Mosques have existed for more than a millennium as places of worship for Muslims all around the world. To this day, the beauty and rich history of these sacred places continues to inspire visitors. We list 10 stunning mosques from all over the world that will take your breath away.
Robert Byron once said that the city of Isfahan in Iran was beautiful enough to rival Athens and Rome, yet due to its geographical distance from the Western world, it is seldom explored. It is the location of the Sheikh Lotfollah Mosque built between 1602 and 1619 during the reign of Shah Abbas I, an architectural masterpiece and a multi-functional space that is also home to royal caravanserai, baths, a royal mint and a hospital.
Dating back to the 14th century, the Aqsunqur Mosque stands proudly in the Egyptian capital, Cairo. Reflecting a clear Ottoman style, complete with typical Iznik tiles in the shapes of cypress trees and tulips in vases, the mosque also contains the mausoleums of its founder, Shams El-Din Aqsunqur, and his numerous sons.
Al Haram Mosque
Located in the city of Mecca in Saudi Arabia, the Sacred Mosque is perhaps one of the most prominent mosques in Islam as it is named by the Qur’an as the first house built for humanity’s worship of Allah. Not only is Al Haram the largest mosque in the world, but it is considered to be the holiest. Covering a colossal 400,800 square meters, it can accommodate up to four million people during Hajj, the annual Islamic pilgrimage and a mandatory religious duty for Muslims.
Al Aqsa Mosque
Situated in the UNESCO-listed Old City of Jerusalem, the Al Aqsa Mosque is a stunning structure that has been rebuilt several times throughout history due to repeatedly being hit by earthquakes. To this day, it remains the third holiest site in Islam for the belief that Muhammad was transported here from the Al Haram mosque in Mecca during the Night Journey, and then onto heaven. Every Friday, the building overflows with thousands of Muslim worshippers who make their prayers outside in the courtyards of the Noble Sanctuary.
Hassan II Mosque
The Hassan II Mosque is the largest in Morocco and the seventh largest in the world, occupying the Atlantic shoreline in Casablanca since 1993. Its minarets are the tallest in the world, at an epic 210 meters and are topped by a laser that shines a light towards Mecca. Inside, the walls are handcrafted out of smooth marble, and the glass floor allows visitors to gather a glimpse of the seabed in the main hall.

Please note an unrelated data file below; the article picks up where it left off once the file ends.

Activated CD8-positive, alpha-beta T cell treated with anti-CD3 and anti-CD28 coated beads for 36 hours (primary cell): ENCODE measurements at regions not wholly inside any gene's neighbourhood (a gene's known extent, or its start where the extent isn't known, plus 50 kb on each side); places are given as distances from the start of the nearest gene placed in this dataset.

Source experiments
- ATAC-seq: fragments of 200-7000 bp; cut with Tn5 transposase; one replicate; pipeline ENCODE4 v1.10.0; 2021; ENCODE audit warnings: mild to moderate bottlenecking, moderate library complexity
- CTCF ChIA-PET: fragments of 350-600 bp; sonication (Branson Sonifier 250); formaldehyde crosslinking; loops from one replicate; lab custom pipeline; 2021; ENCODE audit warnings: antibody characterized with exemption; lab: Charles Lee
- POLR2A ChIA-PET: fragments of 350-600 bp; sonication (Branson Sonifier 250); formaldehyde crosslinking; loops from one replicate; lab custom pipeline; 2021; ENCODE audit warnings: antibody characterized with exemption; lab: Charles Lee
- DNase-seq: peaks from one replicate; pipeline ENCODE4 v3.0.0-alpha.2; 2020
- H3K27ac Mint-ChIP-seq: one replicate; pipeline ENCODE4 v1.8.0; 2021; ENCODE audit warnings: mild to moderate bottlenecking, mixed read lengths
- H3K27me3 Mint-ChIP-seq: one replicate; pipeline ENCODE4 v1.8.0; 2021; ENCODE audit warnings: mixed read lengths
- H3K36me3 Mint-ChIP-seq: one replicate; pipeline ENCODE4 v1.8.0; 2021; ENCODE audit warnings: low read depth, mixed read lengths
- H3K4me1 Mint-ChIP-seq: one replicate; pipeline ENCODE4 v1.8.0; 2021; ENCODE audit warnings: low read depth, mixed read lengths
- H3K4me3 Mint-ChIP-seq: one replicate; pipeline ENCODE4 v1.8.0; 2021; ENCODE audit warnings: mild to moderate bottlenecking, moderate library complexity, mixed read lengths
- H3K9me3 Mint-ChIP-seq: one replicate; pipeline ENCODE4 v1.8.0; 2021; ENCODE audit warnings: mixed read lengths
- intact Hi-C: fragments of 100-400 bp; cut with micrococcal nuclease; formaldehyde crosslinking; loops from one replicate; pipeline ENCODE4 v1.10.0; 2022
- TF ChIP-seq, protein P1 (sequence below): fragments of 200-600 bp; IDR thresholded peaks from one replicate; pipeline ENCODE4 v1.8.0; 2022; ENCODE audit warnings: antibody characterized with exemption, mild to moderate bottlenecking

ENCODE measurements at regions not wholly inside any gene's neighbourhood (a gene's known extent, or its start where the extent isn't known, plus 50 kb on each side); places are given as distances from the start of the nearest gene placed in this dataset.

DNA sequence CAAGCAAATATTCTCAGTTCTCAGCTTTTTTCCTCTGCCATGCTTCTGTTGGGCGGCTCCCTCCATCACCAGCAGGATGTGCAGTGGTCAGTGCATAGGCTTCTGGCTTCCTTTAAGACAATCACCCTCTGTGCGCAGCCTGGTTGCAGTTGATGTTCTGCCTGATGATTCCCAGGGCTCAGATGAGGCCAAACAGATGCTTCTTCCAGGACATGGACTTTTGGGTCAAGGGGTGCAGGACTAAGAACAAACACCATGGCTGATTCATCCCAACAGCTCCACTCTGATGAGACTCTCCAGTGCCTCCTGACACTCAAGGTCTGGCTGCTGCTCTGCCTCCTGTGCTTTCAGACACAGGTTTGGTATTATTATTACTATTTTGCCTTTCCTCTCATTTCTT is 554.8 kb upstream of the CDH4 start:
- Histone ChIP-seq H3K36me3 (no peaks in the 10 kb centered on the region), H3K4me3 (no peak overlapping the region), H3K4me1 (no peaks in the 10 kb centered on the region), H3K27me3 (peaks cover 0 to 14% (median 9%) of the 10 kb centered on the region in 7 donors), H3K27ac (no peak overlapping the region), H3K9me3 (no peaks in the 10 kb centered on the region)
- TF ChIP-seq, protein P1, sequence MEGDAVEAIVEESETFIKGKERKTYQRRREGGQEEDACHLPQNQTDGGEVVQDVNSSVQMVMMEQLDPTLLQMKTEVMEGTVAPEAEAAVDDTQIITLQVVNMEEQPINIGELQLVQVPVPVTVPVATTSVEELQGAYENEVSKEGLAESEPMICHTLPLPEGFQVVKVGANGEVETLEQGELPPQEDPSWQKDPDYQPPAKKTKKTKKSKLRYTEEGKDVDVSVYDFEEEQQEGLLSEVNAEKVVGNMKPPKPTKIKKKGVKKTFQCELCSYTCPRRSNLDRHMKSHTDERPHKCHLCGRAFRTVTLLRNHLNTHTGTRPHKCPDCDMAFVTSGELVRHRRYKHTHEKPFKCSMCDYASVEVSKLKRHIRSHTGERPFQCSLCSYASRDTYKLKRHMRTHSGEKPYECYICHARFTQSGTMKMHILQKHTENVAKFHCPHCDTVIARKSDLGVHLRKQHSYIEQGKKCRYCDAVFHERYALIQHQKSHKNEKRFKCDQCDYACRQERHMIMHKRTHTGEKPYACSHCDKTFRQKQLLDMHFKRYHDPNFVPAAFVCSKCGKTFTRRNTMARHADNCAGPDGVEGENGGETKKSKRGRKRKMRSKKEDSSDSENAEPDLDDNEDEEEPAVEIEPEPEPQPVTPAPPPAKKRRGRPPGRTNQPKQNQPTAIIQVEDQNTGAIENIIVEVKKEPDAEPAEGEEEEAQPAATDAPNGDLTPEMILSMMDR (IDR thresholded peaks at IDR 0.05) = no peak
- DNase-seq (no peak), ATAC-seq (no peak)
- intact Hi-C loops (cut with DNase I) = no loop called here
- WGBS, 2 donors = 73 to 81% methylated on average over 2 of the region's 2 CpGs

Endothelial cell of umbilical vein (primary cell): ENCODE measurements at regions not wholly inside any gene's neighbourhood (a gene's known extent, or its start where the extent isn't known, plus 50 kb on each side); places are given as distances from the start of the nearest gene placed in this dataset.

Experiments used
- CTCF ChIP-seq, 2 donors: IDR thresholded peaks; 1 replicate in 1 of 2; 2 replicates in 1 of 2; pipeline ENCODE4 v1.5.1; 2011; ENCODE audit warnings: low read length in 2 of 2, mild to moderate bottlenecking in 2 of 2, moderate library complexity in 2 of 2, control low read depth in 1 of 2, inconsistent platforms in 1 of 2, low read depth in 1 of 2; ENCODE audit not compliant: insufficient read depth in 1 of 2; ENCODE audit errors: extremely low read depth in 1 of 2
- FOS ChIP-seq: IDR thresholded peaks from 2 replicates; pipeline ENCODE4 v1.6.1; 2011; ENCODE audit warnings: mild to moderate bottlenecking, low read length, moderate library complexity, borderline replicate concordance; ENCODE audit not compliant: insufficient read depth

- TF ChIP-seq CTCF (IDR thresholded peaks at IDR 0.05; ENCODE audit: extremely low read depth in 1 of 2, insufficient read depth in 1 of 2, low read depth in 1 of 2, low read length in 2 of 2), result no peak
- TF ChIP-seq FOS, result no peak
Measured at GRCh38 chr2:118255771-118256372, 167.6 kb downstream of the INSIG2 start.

Making up an essential part of Istanbul’s skyline, the Blue Mosque boasts six needle-like minarets and is a must-see for anyone visiting the majestic city. It was built under the reign of the Ottoman ruler Ahmed I between 1609 and 1616 in a series of domes and half-domes. Alongside the beautifully arranged cascade of domes spilling down from the grand central dome, the ceiling gleams with 20,000 blue Iznik tiles featuring flowers, trees and abstract patterns.
The Ubudiah Mosque in the royal town of Kuala Kangsar is considered to be the most beautiful place of worship in Malaysia. It is comprised of four minarets and a golden dome, designed by British architect Arthur Benison Huback at the command of Sultan Idris Mushidul Azam Shah. The Sultan vowed to build a mosque of great beauty as thanksgiving for a recovery from an illness. Today, it is a symbol of great pride to all Muslims in the state of Perak.
Wazir Khan Mosque
Located in the northern city of Lahore in Pakistan, on one of the busiest roads in the area, the Wazir Khan Mosque has been standing since the 17th century and is one of the most important landmarks in the city. The mosque is graced, both inside and out, with fresco paintings and tiles, predominantly featuring colors of cobalt, cerulean blue, greens, oranges, yellows and purples. The view from the top overlooking the Kashmiri Bazaar is one of the most breathtaking vantage points in Lahore.
Mosque-Cathedral of Cordoba
Within the heartlands of southern Spain, the Cordoba Mosque is one of the finest examples of Moorish architecture here. Although the building was originally a 6th century Catholic church, when the Islamic world spread to Spain in the 8th century, it became one of 300 European mosques built to rival the splendors of Constantinople and Damascus. Divided into Muslim and Christian halves in 711, it was converted back into a Roman Catholic Church in the 16th century.